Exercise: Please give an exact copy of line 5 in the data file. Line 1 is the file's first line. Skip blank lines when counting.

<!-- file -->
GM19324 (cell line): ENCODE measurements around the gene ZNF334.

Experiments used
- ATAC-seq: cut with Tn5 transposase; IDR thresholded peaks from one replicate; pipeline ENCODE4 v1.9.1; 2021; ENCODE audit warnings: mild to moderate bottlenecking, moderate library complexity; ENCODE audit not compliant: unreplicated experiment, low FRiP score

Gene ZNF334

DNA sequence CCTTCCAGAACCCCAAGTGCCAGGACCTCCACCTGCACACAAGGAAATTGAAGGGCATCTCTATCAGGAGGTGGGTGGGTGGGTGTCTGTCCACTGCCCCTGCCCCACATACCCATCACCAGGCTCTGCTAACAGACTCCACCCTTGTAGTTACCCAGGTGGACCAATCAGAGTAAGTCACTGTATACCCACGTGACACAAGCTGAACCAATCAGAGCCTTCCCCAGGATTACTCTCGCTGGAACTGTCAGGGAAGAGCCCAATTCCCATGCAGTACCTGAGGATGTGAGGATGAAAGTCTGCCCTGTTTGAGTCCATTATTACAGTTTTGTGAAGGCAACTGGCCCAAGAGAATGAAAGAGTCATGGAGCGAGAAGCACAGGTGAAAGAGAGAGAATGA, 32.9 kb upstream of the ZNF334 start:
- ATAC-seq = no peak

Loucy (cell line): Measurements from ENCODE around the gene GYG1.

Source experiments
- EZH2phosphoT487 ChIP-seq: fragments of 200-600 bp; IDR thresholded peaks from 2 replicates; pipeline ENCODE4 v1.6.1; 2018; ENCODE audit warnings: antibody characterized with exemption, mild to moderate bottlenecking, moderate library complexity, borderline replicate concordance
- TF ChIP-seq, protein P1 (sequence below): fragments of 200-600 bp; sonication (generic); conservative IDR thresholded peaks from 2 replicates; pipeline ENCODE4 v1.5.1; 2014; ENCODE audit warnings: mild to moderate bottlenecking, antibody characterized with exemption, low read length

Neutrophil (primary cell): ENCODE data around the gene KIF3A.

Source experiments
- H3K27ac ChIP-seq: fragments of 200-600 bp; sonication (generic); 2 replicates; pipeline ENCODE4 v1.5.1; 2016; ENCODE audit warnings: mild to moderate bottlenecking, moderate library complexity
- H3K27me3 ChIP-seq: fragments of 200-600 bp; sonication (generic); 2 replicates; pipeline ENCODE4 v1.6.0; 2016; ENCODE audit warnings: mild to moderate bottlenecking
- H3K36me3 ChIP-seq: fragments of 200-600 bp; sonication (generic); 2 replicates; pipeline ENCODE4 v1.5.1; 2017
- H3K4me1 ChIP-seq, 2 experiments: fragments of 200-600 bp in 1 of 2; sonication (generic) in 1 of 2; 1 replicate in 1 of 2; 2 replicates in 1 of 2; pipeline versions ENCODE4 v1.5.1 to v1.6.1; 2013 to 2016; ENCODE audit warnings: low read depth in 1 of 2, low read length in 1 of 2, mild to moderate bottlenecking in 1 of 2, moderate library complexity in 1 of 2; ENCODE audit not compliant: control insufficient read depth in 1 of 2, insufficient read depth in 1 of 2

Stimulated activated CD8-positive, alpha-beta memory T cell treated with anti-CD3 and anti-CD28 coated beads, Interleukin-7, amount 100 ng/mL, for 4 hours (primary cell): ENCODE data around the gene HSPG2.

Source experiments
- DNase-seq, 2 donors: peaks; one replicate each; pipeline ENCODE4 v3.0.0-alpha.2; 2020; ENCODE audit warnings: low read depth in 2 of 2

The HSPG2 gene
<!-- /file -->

DNA sequence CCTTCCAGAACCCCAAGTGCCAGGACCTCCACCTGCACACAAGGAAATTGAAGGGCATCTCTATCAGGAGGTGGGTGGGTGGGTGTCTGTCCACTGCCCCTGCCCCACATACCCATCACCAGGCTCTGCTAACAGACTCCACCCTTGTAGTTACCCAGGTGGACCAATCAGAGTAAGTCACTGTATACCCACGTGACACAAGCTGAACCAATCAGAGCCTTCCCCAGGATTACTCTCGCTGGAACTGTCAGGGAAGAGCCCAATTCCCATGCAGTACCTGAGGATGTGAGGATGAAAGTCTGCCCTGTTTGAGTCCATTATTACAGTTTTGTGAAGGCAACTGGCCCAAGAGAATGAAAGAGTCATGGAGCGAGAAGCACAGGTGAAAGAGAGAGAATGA, 32.9 kb upstream of the ZNF334 start: